Medieval, Tudor and Elizabethan Eras

Originally, Seaton, like Beer, belonged to the Priory of Horton. This later became part of Sherborne Abbey, which was surrendered to the Crown during the Dissolution of the Monasteries under Henry VIII in 1539. Much of the local area – including all of Beer – was given to Henry VIII’s sixth wife Catherine Parr, as part of her dowry.

A sizeable fort was constructed on Seaton seafront around this time and finished in 1544, when Henry VIII himself came to inspect it. Not far away a lighthouse – known as the Burrow – stood perched on a large earth mound, until it was replaced by a Martello Tower during the Napoleonic Wars (1803–1815). All trace of these historic buildings has now disappeared, as all were demolished when the Esplanade was built.

Undoubtedly one of Seaton’s oldest buildings is St Gregory’s Church on Colyford Road. It’s origins are unclear with some historians believing it dates back to the 14th century with the addition of a 15th century tower and others stating it is even older – dating back as far as the 12th Century, having replaced an even earlier wooden building. Either way, it’s a beautiful church, with a fascinating history. The graveyard is well-known as the last resting place of Beer-born smuggler Jack Rattenbury, also known as the Rob Roy of the West, who spent three decades landing contraband along this coastline, stashing his ill-gotten gains in the chalk caves that punctuate the cliff face and, legend has it, accessing Beer Quarry Caves via a secret route directly from the sea. A rascal and raconteur, Rattenbury settled down and authored Memoirs of a Smuggler before his death in April 1844. He is buried in an unmarked grave, close to the north transept of St Gregory’s.

Regardless of its origins, the St Gregory’s has survived huge changes over the centuries. When first built, it would have stood on the west the bank of the River Axe which, at that time, ran into the English Channel through the estuary mouth. The river was navigable for large ships, which could sail all the way up to Colyford and, throughout the Iron Ages and well into the Middle Ages, the mouth of the Axe boasted one of the most important harbours in the west of England. An important medieval shipbuilding industry grew up here, supplying craft and crew for campaigns, including Edward I’s wars against the Welsh and Scots in the late 13th century.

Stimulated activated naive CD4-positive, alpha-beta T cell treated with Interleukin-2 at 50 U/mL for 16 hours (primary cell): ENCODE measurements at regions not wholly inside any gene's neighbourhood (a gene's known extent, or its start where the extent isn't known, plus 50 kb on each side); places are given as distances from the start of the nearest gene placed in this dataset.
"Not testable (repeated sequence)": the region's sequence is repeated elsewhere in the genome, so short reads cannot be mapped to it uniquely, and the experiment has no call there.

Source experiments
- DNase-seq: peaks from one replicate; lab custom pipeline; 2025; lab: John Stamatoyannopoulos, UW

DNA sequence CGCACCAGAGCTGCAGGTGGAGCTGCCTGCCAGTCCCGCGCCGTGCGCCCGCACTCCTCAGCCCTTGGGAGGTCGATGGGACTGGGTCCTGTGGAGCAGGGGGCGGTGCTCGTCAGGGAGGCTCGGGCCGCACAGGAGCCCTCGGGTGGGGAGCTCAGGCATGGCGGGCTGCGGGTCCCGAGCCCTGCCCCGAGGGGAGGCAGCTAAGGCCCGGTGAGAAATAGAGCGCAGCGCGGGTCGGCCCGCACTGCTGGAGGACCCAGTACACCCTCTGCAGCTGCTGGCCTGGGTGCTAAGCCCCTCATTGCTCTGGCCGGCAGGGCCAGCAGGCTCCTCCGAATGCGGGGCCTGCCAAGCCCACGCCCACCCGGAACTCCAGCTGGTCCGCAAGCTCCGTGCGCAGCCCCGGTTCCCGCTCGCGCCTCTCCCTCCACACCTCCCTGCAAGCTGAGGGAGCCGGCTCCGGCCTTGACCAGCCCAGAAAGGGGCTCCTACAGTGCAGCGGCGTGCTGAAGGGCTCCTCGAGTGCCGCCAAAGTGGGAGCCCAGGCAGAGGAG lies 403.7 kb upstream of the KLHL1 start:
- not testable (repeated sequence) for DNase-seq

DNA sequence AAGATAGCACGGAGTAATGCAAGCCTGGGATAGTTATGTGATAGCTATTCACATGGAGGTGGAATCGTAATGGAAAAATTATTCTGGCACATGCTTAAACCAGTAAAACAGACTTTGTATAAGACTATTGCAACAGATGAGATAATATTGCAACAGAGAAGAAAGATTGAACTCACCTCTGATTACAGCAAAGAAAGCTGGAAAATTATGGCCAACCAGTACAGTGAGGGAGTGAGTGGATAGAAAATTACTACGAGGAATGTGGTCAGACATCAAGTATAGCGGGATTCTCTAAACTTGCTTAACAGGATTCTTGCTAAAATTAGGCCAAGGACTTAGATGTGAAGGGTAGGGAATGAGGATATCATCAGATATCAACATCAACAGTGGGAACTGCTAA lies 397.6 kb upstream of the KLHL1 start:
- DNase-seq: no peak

During the 14th century, however, heavy storms caused a major landslip at Haven Cliff. This partially blocked the estuary, and the river mouth became engulphed in silt. This, coupled with an east-to-west tidal drift, combined to create the wide shingle beach that can be seen today.

Since the Iron Age, salt had been harvested from the tidal estuary but, in the 1660’s work began on a reclaiming bank to protect the salt marshes from flooding. Water was evaporated in pans and the salt scraped up and taken away in buckets to be refined. A sizeable industry was established around this lucrative mineral, attracting investors such as John Frye – a landowner from nearby Membury – to invest in Seaton.

Frye subsequently sold Seaton on to a John Willoughby of Payhembury, who lived in the Manor House, which dates to the 16th century and can still be seen on Fore Street. Willoughby’s granddaughter eventually inherited the house and the manor, and when she married Sir George Trevelyan of Nettlecombe in 1656, an association between Seaton and the Trevelyan family began, which still exists today.